Top 10 Reads of 2011

So many authors gave me hours of reading pleasure this year through their amazing abilities, and I am grateful to each and every one of you. For writing what turned out to be my favorite reads of 2011, I am especially grateful to Andrez Bergen, Vincent Holland-Keen, Grant Jerkins, Lynn Kostoff, Bill Loehfelm, Matthew McBride, Steve Mosby, Josh Stallings, Urban Waite, and Benjamin Whitmer. Thank you. (PS – The only “order” these are in is reverse-chronological by review date.)


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The Office of Lost and Found by Vincent Holland-Keen

December 21, 2011 by  •
The Office of Lost and Found by Vincent Holland-Keen“My name is Thomas Locke. I am a private detective and what I’m about to say might sound strange, but it is absolutely true.”

To call Vincent Holland-Keen’s debut novel The Office of Lost & Found merely “strange” is an understatement of epic proportions. Of course, in my world strange means creative, original, enchanting, challenging, and mind-blowing, which means the über strange of The Office of Lost & Found makes for an amazing read; one of my Top 10 of 2011 in fact.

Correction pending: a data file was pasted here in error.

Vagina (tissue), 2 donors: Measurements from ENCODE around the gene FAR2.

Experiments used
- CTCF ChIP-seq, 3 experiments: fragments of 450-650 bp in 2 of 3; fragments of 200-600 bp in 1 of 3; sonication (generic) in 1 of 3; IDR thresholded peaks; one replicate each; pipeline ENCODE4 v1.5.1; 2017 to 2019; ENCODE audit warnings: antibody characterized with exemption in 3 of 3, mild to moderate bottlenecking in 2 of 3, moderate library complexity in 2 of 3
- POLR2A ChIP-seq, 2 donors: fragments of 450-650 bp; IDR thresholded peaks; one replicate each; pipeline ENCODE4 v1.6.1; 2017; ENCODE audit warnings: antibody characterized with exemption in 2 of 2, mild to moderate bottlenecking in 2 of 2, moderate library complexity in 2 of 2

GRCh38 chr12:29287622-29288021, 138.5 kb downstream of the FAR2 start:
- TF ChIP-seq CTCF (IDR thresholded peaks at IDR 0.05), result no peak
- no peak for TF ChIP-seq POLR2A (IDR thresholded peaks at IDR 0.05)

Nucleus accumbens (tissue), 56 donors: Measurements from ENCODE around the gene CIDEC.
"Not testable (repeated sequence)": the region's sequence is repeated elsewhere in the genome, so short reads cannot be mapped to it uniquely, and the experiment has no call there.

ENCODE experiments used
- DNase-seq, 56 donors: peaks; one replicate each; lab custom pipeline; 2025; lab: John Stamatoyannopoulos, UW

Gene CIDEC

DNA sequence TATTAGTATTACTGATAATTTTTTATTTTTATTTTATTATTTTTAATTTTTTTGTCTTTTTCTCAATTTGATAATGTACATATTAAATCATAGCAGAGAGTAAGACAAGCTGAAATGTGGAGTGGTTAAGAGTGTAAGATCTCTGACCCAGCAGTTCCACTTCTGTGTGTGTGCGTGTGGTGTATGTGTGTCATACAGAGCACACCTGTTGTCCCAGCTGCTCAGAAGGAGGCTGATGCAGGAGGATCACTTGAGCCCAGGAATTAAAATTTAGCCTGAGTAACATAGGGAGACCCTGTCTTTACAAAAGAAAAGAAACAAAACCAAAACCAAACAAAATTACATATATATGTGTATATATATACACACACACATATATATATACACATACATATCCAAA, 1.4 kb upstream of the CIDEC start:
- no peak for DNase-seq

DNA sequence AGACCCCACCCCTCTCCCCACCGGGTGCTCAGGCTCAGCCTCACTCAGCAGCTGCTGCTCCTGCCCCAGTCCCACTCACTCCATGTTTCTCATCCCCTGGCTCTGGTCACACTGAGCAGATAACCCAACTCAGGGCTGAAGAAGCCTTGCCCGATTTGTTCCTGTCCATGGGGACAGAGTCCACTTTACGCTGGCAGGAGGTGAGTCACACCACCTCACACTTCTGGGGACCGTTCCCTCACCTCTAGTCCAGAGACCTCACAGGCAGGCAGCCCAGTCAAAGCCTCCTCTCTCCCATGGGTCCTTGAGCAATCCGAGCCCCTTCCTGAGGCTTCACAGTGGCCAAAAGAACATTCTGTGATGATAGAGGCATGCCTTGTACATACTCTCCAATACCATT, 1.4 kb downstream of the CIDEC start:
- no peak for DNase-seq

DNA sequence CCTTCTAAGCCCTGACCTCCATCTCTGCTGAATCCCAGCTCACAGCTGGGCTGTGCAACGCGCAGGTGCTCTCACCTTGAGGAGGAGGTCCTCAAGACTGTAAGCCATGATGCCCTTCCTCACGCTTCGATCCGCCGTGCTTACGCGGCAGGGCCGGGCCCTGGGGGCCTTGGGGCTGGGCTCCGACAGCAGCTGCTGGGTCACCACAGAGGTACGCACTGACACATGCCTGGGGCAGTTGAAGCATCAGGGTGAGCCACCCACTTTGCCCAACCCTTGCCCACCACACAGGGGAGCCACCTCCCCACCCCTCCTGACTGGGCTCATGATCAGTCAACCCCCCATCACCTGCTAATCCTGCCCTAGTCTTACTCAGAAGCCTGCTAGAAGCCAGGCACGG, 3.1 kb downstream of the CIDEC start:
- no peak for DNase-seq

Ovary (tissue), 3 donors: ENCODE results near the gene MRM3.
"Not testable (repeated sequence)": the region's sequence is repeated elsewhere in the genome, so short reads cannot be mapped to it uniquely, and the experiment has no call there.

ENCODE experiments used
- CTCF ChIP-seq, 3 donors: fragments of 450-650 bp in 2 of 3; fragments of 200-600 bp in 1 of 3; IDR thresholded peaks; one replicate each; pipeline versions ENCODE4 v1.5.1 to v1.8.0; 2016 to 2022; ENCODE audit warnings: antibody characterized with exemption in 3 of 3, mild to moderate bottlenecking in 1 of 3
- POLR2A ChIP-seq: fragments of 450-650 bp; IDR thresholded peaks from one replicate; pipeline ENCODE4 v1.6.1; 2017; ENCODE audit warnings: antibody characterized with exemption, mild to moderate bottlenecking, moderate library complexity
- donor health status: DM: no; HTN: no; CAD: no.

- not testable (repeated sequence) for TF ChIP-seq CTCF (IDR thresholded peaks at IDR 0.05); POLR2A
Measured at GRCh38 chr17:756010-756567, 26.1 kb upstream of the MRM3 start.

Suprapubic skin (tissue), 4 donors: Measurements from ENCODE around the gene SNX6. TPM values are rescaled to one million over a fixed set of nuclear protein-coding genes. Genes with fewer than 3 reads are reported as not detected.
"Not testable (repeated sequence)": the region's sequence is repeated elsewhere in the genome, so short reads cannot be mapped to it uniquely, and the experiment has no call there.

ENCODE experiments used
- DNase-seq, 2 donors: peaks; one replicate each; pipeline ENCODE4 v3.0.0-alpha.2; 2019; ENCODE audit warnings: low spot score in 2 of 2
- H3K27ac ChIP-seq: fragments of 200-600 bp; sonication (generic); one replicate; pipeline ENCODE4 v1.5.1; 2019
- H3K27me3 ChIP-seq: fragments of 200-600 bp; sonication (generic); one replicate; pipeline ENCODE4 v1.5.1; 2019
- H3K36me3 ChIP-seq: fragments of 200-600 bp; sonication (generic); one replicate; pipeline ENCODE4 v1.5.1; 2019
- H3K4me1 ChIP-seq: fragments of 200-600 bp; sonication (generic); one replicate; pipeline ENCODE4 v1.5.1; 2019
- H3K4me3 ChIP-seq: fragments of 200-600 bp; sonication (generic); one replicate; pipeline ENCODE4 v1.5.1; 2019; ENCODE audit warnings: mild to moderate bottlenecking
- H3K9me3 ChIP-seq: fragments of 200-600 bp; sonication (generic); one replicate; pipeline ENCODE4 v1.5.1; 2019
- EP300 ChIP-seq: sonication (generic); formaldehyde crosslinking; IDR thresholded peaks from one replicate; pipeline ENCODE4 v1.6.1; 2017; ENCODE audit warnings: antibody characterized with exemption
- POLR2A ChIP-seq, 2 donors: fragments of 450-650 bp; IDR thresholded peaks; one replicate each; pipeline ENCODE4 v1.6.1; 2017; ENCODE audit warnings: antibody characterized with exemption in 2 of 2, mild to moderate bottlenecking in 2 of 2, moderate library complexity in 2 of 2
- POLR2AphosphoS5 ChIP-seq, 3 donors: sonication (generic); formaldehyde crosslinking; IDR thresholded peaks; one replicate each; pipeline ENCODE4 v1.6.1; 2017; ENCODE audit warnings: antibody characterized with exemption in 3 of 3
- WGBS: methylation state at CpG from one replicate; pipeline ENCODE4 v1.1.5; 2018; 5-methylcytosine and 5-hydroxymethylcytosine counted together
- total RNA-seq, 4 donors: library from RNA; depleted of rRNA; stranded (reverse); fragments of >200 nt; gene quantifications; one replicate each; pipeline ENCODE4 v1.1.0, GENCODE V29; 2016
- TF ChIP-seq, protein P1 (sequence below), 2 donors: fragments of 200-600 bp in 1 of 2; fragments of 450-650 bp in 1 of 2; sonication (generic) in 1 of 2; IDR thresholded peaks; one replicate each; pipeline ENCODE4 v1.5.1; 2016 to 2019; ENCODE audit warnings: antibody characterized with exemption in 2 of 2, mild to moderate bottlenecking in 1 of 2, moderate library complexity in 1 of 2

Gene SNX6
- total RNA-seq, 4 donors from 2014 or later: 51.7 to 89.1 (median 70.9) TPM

It’s kind of difficult to explain a book that damn near requires you to keep a scratch pad or dry erase board handy in order to keep people and plot points straight, but I’ll give it a go.

Thomas Locke is not just a detective, he’s a detective capable of finding anything, anywhere, no matter how long lost or how well hidden. He is the “found” half of The Office of Lost & Found, a place that has no fixed location, but rather metaphysically migrates – along with Locke and all the contents of the office – to wherever it happens to be needed.

Locke’s partner is a… well, we’ll call him a man, named Lafarge. Lafarge brings new meaning to the term shadowy, literally only appearing as a tall, dark figure cloaked deep in shadows. He is the “lost” half of The Office of Lost & Found, and you better be sure you really want something lost before seeking his help, because things Lafarge loses stay lost. Permanently.

When Veronica Drysdale’s husband goes missing she hires Locke to find him. Little could she have imagined she’d learn that far more important things had been lost to her, things she didn’t even know were missing and which she’ll only be able to reclaim by making a deal – against Locke’s advice – with the mysterious Lafarge. (more…)

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Black Flowers by Steve Mosby

December 16, 2011 by  •
Black Flowers by Steve MosbyThat was the problem, wasn’t it? In relying on other people and using them as a foundation for your life? When the floor breaks, you fall.